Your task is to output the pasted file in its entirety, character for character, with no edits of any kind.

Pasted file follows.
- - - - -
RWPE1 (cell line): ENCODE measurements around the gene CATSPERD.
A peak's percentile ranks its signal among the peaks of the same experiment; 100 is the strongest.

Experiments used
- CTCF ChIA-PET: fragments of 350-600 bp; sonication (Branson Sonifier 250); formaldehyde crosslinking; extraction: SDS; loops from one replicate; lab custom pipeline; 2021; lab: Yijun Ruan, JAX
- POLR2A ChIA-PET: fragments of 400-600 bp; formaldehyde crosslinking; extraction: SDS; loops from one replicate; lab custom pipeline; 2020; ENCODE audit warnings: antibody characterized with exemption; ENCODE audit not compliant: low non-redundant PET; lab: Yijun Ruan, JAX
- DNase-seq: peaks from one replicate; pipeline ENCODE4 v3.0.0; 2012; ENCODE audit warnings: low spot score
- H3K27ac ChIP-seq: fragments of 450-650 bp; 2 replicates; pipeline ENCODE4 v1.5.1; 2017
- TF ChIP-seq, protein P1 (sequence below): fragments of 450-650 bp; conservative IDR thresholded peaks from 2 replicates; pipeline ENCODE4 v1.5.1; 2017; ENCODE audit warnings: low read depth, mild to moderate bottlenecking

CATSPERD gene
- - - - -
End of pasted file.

RWPE1 (cell line): ENCODE measurements around the gene CATSPERD.
A peak's percentile ranks its signal among the peaks of the same experiment; 100 is the strongest.

Experiments used
- CTCF ChIA-PET: fragments of 350-600 bp; sonication (Branson Sonifier 250); formaldehyde crosslinking; extraction: SDS; loops from one replicate; lab custom pipeline; 2021; lab: Yijun Ruan, JAX
- POLR2A ChIA-PET: fragments of 400-600 bp; formaldehyde crosslinking; extraction: SDS; loops from one replicate; lab custom pipeline; 2020; ENCODE audit warnings: antibody characterized with exemption; ENCODE audit not compliant: low non-redundant PET; lab: Yijun Ruan, JAX
- DNase-seq: peaks from one replicate; pipeline ENCODE4 v3.0.0; 2012; ENCODE audit warnings: low spot score
- H3K27ac ChIP-seq: fragments of 450-650 bp; 2 replicates; pipeline ENCODE4 v1.5.1; 2017
- TF ChIP-seq, protein P1 (sequence below): fragments of 450-650 bp; conservative IDR thresholded peaks from 2 replicates; pipeline ENCODE4 v1.5.1; 2017; ENCODE audit warnings: low read depth, mild to moderate bottlenecking

CATSPERD gene